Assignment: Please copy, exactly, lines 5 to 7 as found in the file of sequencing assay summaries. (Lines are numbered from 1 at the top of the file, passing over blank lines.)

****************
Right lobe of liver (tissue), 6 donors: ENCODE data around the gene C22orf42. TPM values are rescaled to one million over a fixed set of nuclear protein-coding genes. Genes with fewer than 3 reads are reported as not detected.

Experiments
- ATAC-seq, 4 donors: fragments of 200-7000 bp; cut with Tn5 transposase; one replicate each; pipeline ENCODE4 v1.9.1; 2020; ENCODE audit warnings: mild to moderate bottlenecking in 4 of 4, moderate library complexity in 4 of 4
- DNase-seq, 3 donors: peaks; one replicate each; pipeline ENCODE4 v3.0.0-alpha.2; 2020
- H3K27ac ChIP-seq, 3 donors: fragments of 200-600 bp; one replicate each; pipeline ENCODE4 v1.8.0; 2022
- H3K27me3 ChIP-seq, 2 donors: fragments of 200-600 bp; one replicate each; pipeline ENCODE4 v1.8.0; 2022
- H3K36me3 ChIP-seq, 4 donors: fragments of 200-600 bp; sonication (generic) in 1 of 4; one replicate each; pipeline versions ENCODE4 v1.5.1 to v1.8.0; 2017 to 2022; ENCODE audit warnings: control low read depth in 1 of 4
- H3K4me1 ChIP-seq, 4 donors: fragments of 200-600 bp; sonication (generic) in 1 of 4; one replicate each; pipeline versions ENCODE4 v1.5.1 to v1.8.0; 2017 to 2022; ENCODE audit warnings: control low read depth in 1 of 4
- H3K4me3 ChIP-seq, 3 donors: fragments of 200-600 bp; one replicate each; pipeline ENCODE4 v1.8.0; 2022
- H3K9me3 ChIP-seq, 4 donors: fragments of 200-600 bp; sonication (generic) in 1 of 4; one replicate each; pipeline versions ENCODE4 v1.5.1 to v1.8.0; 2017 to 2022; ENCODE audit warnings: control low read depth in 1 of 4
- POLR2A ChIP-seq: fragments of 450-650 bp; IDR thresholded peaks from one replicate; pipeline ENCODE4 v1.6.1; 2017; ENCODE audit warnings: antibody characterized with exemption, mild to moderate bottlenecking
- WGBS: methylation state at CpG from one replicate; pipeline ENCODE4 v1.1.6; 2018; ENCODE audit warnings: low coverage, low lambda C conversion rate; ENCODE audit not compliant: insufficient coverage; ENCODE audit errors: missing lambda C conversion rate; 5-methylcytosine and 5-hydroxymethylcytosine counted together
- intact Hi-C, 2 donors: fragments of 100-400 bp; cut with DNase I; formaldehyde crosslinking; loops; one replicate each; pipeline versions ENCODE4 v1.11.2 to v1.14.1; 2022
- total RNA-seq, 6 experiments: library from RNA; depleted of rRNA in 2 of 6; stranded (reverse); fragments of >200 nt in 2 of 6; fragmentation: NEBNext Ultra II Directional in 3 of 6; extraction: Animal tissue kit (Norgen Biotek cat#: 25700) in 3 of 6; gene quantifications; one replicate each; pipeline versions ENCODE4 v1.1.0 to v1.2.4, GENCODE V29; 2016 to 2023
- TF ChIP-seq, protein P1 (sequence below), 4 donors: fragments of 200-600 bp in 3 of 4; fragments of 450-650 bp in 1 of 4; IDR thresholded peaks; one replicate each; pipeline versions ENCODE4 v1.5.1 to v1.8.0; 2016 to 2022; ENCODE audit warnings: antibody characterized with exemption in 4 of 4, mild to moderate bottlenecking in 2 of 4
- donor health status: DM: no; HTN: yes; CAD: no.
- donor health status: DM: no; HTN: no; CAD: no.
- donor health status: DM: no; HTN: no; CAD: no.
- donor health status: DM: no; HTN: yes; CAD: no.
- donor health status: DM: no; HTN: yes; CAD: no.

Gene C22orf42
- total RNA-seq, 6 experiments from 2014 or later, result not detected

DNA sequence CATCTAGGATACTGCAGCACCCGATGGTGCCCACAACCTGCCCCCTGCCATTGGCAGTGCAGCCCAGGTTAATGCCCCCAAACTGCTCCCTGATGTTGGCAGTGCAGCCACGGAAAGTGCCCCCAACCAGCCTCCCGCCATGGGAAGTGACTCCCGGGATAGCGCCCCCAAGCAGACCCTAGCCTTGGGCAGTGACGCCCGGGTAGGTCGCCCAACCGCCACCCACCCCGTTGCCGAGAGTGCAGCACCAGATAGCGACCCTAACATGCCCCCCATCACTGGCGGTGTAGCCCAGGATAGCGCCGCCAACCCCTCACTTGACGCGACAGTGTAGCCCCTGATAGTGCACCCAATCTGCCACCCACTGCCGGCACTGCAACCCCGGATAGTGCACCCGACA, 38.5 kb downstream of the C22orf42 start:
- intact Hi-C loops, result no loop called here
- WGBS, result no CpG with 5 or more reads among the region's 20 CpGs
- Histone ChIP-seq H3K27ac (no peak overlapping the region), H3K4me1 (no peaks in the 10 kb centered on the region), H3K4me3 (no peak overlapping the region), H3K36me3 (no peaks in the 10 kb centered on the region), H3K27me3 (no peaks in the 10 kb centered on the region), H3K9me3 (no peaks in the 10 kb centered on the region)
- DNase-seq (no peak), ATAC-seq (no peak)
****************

- H3K27ac ChIP-seq, 3 donors: fragments of 200-600 bp; one replicate each; pipeline ENCODE4 v1.8.0; 2022
- H3K27me3 ChIP-seq, 2 donors: fragments of 200-600 bp; one replicate each; pipeline ENCODE4 v1.8.0; 2022
- H3K36me3 ChIP-seq, 4 donors: fragments of 200-600 bp; sonication (generic) in 1 of 4; one replicate each; pipeline versions ENCODE4 v1.5.1 to v1.8.0; 2017 to 2022; ENCODE audit warnings: control low read depth in 1 of 4